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Richardson, Lewis Fry

Lewis Fry Richardson (11 October 188130 September 1953) was an English mathematician, physicist, meteorologist, psychologist and pacifist who pioneered modern mathematical techniques of weather forecasting, and the application of similar techniques to studying the causes of wars and how to prevent them. He is also noted for his pioneering work concerning fractals and a method for solving a system of linear equations known as modified Richardson iteration 1).

Lewis Fry Richardson wrote in 1921 AD: “We don't know the world of the Obscure Cities, but this world knows us nevertheless”.

Lewis Fry Richardson wanted to build an enormous observatory to catch signals from the universe of the Obscure Cities 2).

Richardson's interest in meteorology led him to propose a scheme for weather forecasting by solution of differential equations, the method used nowadays, though when he published Weather Prediction by Numerical Process in 1922, suitable fast computing was unavailable.

He described his ideas thus (his “computers” are human beings):

After so much hard reasoning, may one play with a fantasy? Imagine a large hall like a theatre, except that the circles and galleries go right round through the space usually occupied by the stage. The walls of this chamber are painted to form a map of the globe. The ceiling represents the north polar regions, England is in the gallery, the tropics in the upper circle, Australia on the dress circle and the Antarctic in the pit.

A myriad computers are at work upon the weather of the part of the map where each sits, but each computer attends only to one equation or part of an equation. The work of each region is coordinated by an official of higher rank. Numerous little “night signs” display the instantaneous values so that neighbouring computers can read them. Each number is thus displayed in three adjacent zones so as to maintain communication to the North and South on the map. From the floor of the pit a tall pillar rises to half the height of the hall. It carries a large pulpit on its top. In this sits the man in charge of the whole theatre; he is surrounded by several assistants and messengers. One of his duties is to maintain a uniform speed of progress in all parts of the globe. In this respect he is like the conductor of an orchestra in which the instruments are slide-rules and calculating machines. But instead of waving a baton he turns a beam of rosy light upon any region that is running ahead of the rest, and a beam of blue light upon those who are behindhand.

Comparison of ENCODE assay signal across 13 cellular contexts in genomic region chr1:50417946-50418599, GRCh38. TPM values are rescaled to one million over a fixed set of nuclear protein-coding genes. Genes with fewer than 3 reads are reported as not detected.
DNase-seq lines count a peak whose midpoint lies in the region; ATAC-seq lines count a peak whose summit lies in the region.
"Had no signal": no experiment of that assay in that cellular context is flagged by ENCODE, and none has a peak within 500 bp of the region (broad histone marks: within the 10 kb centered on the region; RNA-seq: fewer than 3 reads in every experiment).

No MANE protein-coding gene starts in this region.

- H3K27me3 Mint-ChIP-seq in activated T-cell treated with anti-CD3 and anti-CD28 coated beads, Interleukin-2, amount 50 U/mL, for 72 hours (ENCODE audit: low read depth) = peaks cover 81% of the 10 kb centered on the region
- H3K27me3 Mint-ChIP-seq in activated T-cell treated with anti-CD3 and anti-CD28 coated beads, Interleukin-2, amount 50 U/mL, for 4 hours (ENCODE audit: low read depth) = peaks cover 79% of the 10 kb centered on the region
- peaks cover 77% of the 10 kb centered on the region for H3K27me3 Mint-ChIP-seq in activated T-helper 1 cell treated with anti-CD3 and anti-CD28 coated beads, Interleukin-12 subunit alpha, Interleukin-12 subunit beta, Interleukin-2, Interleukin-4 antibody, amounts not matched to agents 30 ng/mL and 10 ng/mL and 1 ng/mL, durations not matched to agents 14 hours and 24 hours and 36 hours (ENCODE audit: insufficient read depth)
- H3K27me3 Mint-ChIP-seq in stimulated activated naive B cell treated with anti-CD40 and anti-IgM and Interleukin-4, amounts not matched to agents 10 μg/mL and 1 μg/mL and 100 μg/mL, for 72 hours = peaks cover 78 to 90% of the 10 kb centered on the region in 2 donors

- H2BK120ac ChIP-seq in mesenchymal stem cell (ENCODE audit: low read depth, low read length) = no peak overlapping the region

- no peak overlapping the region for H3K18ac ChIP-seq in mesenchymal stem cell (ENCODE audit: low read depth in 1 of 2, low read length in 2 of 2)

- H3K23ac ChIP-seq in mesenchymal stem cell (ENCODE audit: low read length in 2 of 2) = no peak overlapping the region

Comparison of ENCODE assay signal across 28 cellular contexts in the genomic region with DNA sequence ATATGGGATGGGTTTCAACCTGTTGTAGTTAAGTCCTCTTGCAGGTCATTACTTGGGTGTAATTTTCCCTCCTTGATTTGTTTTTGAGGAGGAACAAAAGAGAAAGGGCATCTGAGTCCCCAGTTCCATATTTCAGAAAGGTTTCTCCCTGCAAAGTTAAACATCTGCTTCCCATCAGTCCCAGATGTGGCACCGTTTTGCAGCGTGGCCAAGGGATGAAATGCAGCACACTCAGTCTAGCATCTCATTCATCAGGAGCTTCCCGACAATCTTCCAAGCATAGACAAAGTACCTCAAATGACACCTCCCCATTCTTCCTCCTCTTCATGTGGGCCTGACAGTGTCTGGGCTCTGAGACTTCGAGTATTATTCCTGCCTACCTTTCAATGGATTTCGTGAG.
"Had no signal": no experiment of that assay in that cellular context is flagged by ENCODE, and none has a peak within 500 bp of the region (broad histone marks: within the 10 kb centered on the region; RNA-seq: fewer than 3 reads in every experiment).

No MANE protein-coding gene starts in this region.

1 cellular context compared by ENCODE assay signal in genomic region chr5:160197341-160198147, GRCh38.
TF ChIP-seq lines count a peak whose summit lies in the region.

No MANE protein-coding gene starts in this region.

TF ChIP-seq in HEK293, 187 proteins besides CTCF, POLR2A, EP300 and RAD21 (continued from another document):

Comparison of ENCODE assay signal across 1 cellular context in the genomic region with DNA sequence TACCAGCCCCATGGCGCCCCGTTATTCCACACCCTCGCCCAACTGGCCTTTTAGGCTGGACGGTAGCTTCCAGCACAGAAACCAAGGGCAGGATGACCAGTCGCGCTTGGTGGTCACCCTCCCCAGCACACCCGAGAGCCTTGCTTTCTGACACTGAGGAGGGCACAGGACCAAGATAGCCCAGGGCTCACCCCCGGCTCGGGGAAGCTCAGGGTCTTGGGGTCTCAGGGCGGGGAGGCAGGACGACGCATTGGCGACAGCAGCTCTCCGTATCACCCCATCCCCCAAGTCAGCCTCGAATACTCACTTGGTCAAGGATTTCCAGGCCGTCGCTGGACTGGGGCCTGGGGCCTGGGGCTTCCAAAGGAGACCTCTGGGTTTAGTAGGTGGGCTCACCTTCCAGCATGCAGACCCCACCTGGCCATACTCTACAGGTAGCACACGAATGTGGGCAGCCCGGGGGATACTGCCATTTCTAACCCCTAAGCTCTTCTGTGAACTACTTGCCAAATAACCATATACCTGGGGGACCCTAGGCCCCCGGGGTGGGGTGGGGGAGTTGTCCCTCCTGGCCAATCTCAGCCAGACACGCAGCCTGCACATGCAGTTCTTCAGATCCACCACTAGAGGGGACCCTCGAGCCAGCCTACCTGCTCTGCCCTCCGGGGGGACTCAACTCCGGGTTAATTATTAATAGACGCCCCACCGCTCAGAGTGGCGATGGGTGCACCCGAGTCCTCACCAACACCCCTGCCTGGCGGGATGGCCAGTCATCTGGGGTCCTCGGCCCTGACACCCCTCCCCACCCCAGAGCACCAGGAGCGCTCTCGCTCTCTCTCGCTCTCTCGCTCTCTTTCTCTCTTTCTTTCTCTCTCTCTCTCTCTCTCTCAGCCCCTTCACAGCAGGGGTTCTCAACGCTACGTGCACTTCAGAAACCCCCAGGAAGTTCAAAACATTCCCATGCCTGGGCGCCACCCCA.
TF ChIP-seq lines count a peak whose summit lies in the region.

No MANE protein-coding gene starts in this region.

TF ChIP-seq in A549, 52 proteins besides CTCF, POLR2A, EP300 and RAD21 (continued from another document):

Four senior clerks in the central pulpit are collecting the future weather as fast as it is being computed, and despatching it by pneumatic carrier to a quiet room. There it will be coded and telephoned to the radio transmitting station. Messengers carry piles of used computing forms down to a storehouse in the cellar.

In a neighbouring building there is a research department, where they invent improvements. But there is much experimenting on a small scale before any change is made in the complex routine of the computing theatre. In a basement an enthusiast is observing eddies in the liquid lining of a huge spinning bowl, but so far the arithmetic proves the better way. In another building are all the usual financial, correspondence and administrative offices. Outside are playing fields, houses, mountains and lakes, for it was thought that those who compute the weather should breathe of it freely.” (Richardson, 1922)

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